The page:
GABF 2009 Observations Part 2

Here are the rest of our correspondent’s observations from this year’s Great American Beer Festival:
Part 1)

Strong Flavors and Higher Alcohol Content – As Americans are drinking
more craft beer than ever before, the taste for higher alcohol content
and more strongly flavored brews is growing similarly.  In
this year’s GABF, it seemed Barleywines were being adopted by more
breweries than in past years.  Although the variety of
Barleywines differed widely (from ‘barley-wine style’ ales to something
akin to thin molasses) in consistency,  it is clear that
flavor profile of Barleywines is becoming more popular among the craft
beer drinker.  I tried a number of brewer’s renditions and a
must say the Sierra Nevada Bigfoot is the most polished, both in
consistency and flavor, in my opinion.  Incidentally, a
barleywine produced by Rob Miller of Albuquerque, New Mexico won one of
the three slots in the LongShot homebrew six pack to be produced by
Boston Beer Company (Samuel Adams).

Fruit – New Glarus Brewery in Wisconsin makes an incredibly fruity
Raspberry Tart beer which you could put on your pancakes in the
morning.  The Cranberry Lambic, although less to my liking was
still quite good, and would also be suitable for pancakes. 
Pumpkin Ales were more prevelant than in past years, with many of the
breweries running out before the Saturday sessions.  It was
easy to pick out the crowd favorites (New Glarus, Shorts, Dogfish Head)
from the exceedingly long lines.  Other, more mild fruit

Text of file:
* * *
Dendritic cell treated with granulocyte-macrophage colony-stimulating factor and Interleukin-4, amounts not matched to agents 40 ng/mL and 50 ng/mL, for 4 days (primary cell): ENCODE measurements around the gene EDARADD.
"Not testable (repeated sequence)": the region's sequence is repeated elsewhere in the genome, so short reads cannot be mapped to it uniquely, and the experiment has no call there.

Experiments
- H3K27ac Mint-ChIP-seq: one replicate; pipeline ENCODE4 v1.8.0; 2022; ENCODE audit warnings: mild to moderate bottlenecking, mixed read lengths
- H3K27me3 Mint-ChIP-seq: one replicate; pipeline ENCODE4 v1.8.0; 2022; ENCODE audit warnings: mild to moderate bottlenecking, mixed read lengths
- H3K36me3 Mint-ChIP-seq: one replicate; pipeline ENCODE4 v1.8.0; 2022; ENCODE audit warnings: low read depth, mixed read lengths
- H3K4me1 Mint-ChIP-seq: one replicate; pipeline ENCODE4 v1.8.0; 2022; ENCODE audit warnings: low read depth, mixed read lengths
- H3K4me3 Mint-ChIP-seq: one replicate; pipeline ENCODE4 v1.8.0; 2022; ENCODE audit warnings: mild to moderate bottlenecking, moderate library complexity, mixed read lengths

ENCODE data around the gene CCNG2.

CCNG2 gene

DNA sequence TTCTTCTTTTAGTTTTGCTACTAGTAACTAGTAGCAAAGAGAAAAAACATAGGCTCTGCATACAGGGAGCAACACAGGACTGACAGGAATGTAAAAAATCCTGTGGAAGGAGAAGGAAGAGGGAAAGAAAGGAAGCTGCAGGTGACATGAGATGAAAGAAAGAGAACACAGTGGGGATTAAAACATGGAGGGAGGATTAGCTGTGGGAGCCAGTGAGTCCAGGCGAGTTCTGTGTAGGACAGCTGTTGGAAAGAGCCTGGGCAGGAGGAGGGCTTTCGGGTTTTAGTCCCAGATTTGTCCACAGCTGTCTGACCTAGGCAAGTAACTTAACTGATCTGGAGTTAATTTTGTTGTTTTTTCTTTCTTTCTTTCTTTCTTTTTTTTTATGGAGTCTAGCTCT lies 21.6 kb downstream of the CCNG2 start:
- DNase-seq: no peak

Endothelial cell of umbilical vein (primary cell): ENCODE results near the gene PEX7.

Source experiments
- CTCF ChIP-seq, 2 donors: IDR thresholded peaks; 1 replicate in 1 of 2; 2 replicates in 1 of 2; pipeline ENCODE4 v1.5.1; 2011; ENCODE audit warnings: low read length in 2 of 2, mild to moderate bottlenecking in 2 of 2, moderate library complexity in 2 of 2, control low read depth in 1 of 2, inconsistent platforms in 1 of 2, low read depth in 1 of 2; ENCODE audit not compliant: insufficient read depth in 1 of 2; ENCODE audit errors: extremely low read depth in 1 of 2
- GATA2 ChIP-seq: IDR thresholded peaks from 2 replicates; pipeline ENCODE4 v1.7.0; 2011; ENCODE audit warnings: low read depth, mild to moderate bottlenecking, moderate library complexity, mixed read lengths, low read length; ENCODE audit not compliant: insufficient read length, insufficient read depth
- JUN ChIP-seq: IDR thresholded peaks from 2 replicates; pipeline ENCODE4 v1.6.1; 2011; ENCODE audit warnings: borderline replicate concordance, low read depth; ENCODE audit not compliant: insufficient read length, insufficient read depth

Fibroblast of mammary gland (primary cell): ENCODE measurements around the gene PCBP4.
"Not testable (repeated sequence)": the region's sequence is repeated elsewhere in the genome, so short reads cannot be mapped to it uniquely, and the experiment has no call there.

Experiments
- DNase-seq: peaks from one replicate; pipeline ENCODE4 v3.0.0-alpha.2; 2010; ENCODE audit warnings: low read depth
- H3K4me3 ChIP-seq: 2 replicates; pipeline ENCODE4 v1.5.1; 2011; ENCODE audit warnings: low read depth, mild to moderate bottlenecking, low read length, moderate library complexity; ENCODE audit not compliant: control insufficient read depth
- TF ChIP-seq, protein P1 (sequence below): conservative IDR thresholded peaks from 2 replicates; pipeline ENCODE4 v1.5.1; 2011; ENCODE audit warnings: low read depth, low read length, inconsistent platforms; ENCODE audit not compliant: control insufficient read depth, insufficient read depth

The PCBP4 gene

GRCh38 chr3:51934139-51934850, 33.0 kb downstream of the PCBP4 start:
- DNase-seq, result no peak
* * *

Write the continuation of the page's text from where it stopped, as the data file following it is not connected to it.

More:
flavors were also represented by various breweries: pear, apple (see
‘sour’ below), blackberry, blueberry.  These other fruit
flavors were often extremely subtle and usually found in very light
beers, probably in an attempt to cater to a more feminine palate or the
non-beer drinker.

The Oatmeal Stout – The secret is clearly out.  Oatmeal stouts
are a winning breed.  I must have tried two dozen oatmeal
stouts and I can honestly say there wasn’t a real loser in the
batch.  All were smooth and rich, classical aromas, with
variation mostly in depth of flavor.  The flavors themselves
were quite consistent between the breweries but my preference was the
well-balanced, highly quaffable and simply titled Oatmeal Stout from
Hays, Kansas.

Packaging – It is interesting to see small breweries struggle with
growth.  Also interesting is the prejudice a craft beer
drinker shows toward ANYTHING packaged in an aluminum can.  So
here we have our conundrum. Will the craft beer maker potentially
alienate his customer by stuffing his product into a can?  I
talked with many people about this, brewers and consumers and here is
the consensus.  Roughly 40% of the consumers I talked to
prefer bottles to cans, most did not have a preference or had never
quaffed a canned, craft beer.  Some consumers preferring
bottles suggested the can seemed to impart a different flavor on the
product. Others preferring bottles suggested the visual distinction
between craft beers and mass production beers has always been bottles
versus cans, making adoption of craft beer in cans a work in
progress.  Brewers and distributors prefer the can for obvious
reasons such as shelf life, ease of distribution versus bottles, and

Without question the Great American Beer Festival has taken on a life
of it’s own from it’s humble beginnings 30 plus years ago.  It
is a cornucopia of flavors and good times that is now an integral part
of the fall season here in Colorado.  New ideas and flavors,
some rehashed after a few thousand years,  are making craft
beer more palatable to more people; and with the successful craft beer
operations moving toward packaging in cans, distribution of craft beers
in can now reach far beyond their home state and perhaps outside the

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